For some time now, researchers have been investigating whether eye diseases can be a risk factor to manifest other health problems. For example, scientists at Sun Yat-sen University in China found that one in four people with eye disorders also develops depression.
Now, a new study links age-related macular degeneration (AMD), cataract and eye disorders brought on by diabetes to the increased risk of dementia. The research was recently published in the British Journal of Ophthalmology.
Understand the work, its results and how eye diseases can be directly linked to dementia cases.
Research and results
Researchers at the Guangdong Academy of Medical Sciences, in China, evaluated data from 12,364 adults with AMD, cataract or glaucoma, aged 55 to 73, from 2006 to 2010. Participants had follow-up until 2021.
The risk of cognitive decline was 26% higher in patients with AMD, 11% higher in those with cataracts and 61% more in diabetics compared to those who did not have eye diseases at the beginning of the study. Glaucoma was not considered one of the risk factors.
The scientists also looked at eye and systemic diseases alongside the incidence of dementia. Patients with cataract and a systemic condition were 1.19 to 2.29 times more likely to develop dementia compared to those without these problems. Regarding eye diseases related to diabetes and systemic diseases, such as diabetic retinopathy, this figure was 1.50 to 3.24 higher.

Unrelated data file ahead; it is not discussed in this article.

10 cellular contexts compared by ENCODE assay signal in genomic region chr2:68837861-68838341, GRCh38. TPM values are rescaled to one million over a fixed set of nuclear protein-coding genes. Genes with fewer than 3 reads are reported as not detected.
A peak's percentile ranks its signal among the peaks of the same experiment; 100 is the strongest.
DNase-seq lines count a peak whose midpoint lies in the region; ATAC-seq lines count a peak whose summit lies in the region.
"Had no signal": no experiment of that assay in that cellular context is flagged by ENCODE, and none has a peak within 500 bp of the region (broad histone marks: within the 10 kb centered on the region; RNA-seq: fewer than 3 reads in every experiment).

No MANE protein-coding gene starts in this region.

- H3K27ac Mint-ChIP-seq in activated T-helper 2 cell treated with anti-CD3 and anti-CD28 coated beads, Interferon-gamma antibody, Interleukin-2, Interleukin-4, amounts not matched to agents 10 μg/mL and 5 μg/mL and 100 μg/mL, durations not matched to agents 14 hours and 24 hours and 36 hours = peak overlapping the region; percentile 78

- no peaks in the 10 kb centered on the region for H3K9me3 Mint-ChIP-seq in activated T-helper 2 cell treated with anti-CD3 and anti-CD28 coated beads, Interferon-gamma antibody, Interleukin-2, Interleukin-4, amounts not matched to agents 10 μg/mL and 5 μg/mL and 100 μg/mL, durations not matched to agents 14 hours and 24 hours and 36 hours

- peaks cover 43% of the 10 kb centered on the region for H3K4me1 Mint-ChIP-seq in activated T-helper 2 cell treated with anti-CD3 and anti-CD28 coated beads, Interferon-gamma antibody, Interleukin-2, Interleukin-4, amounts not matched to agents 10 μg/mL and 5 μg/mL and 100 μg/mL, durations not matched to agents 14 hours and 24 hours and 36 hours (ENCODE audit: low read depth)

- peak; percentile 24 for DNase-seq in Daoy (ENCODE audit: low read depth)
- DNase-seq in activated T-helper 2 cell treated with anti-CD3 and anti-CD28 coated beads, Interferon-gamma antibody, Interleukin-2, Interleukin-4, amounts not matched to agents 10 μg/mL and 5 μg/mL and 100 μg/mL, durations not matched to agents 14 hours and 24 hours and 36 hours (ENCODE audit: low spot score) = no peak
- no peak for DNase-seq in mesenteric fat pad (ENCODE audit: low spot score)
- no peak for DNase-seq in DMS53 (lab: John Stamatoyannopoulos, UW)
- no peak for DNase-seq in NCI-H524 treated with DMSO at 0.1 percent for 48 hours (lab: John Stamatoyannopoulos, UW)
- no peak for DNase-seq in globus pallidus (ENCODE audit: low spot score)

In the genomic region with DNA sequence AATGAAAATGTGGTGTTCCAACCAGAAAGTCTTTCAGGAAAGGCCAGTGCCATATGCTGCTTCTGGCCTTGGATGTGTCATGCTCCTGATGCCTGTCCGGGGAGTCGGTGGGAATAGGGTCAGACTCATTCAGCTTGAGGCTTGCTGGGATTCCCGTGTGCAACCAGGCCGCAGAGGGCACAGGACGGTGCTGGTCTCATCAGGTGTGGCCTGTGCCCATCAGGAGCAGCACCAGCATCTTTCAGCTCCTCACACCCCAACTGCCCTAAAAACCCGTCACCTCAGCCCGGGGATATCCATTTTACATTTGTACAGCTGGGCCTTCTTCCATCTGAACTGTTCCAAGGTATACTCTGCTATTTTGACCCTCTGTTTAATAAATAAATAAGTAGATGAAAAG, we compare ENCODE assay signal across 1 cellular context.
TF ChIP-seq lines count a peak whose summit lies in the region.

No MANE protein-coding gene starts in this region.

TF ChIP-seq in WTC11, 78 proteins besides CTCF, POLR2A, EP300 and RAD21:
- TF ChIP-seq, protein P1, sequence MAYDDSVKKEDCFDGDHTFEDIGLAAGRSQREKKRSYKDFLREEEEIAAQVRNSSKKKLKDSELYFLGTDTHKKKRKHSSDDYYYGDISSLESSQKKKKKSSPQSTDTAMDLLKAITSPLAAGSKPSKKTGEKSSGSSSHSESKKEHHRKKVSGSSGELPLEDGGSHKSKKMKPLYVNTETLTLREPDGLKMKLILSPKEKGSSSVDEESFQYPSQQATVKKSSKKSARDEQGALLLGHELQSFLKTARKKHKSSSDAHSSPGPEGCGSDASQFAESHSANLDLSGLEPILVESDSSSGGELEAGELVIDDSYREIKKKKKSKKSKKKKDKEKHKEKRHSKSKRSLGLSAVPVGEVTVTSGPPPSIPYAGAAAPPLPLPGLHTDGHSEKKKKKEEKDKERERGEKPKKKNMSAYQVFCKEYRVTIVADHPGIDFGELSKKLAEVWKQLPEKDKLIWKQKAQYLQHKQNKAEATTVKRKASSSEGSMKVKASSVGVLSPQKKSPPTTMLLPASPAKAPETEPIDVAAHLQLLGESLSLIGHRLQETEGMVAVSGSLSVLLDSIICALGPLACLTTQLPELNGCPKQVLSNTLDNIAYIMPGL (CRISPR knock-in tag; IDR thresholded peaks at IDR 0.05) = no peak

From the beginning, the study detected that diabetes, heart diseases, strokes and depression associate with increased risk of dementia. Hypertension joined the list until the research ended. All mediated the association of cataract and incipient dementia, as well as other eye diseases related to diabetes incipent dementia.
Despite the expressive results, it is worth noting that the research is observational. However, the scientists state in the article that “AMD, cataract and diabetes-related eye diseases associate with increased risk of dementia. Individuals with ophthalmic and systemic diseases have an even greater risk.”
Reviewed by Paulo Schor, ophthalmologist, associate professor and director of innovation of the Federal University of São Paulo (Unifesp) and collaborator of the Faculty of Medicine of the Albert Einstein Hospital.
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